Torsion Control Index (TCI): measurement of midfoot shoe stability, in inch-pound units (in.-lbs.). TCI is measured through actively twisting a shoe around the longitudinal axis of the shoe, from the heel to the area of the toes joints, simulating rotational forces of the foot, and measuring the shoe’s resistance to this motion.
Vertical Compression Index (VCI): measurement of hindfoot shoe stability, in millimeters (mm). VCI is measured through compression of the heel portion of the shoe under a fixed amount of pressure, thereby measuring how the structure of the shoe controls rearfoot motion.
Rebound Index (RI): indicator of energy return of shoe to the foot, in millimeters (mm). RI is measured through compression of the heel portion of the shoe under a fixed amount of pressure, and then determining how much force the shoe exerts on the foot.
Shoe Stability Index (SSI):
indicator of shoe stability, as an index. SSI is derived through mathematically combining the quantified measurements of midfoot stability (TCI) and hindfoot stability (VCI), indicating the shoe’s overall ability to control the motion of the foot.

Personal Profiler

This section is designed to help you or your client find the appropriate shoes for specific body types and activities.

Remember, shoes can make a major difference in the amount of support given to your feet, knees, hips and, in fact, your entire body. OPIS™ will aid you in finding the perfect shoe for your individual needs.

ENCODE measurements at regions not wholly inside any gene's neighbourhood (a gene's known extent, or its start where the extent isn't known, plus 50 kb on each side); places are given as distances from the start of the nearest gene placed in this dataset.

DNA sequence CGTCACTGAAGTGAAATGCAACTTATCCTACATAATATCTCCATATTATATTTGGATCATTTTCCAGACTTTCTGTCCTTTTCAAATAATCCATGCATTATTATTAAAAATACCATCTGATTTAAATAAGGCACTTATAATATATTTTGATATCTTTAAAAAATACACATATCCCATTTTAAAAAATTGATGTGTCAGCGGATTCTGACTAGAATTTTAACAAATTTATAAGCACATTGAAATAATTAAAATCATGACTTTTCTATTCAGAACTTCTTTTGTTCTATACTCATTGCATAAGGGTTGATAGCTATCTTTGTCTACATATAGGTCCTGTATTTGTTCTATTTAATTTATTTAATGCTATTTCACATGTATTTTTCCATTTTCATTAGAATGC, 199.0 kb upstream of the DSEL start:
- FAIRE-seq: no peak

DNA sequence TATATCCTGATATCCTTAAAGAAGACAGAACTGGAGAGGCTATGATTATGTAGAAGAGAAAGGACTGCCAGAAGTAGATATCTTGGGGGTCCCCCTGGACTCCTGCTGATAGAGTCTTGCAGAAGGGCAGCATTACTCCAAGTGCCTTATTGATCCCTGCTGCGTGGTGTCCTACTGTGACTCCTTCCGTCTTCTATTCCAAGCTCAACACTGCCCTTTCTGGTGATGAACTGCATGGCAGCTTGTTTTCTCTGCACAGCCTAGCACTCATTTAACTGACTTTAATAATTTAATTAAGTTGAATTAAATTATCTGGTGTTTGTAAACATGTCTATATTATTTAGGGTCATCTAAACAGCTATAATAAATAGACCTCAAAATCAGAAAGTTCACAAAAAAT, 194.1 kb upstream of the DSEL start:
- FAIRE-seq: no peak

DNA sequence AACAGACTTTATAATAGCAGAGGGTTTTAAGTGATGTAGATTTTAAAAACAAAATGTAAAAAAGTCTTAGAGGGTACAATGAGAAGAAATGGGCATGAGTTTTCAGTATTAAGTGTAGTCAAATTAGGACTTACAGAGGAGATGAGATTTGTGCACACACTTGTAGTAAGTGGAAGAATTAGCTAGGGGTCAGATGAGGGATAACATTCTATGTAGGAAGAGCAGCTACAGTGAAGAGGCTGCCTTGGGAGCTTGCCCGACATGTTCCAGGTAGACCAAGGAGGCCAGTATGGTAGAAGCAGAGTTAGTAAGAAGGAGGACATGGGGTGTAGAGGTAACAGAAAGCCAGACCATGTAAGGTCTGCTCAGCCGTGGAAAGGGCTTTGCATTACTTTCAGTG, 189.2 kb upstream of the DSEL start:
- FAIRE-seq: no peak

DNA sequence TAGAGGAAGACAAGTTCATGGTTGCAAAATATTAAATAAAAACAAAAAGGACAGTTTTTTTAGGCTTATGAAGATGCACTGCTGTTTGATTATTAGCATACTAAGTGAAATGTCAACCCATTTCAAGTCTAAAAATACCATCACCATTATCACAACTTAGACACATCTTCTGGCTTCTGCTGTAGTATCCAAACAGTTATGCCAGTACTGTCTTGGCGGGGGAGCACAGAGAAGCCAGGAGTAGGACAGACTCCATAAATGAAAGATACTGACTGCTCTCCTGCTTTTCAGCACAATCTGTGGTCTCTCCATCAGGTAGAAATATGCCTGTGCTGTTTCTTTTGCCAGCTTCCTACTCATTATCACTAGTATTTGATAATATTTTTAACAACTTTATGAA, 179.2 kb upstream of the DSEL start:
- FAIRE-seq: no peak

Gender

Not Sure?

Stature

Women > 150 lbs.
Men > 180 lbs.
Women < 140 lbs.
Men < 170 lbs.

Foot Pattern Not Sure?

Supinated

Neutral

Moderate Pronation

Severe Pronation/Flat Foot

foot_mild
Supination Neutral Mild/Moderate Pronation Severe Pronation / Flat Foot
Characterized by a high arch that remains rigid through the gait cycle Characterized by a moderate arch height with a minimal degree of motion through the gait cycle Indicated by a mild to moderate amount of inward rotation of the midfoot (or "collapsing" of the medial arch) when weight-bearing Indicated by a high degree of inward rotation of the midfoot (or "collapsing" of the medial arch) when weight-bearing, to where the foot appears flat.

Determining Foot Pattern

Compare your feet and water footprints to the images seen above. All pictures were taken in a weight bearing position (standing). Once again, these images should only be used as a casual guide until you can be evaluated properly.

The most accurate way to determine your foot pattern is to have a professional observe you walking barefoot. A doctor, physical therapist or a specialty running store should be able to do this for you. Although not perfect, the “water” test can also give you some idea of your foot type. This entails getting your feet wet, walking on dry cement, and observing the prints left behind (see images above).

Please remember that foot patterns are defined by the motion of the foot (or lack thereof) through the gait cycle, and not solely the height of the arch. Although the type of heel strike can often be determined by the wear of a shoe, shoe wear does not always indicate the actual foot pattern (which occurs in the mid-stance of the gait cycle, after heel strike).

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Injury

If you have an injury, please press here to go to the Injury Profiler. Go To Injury Profiler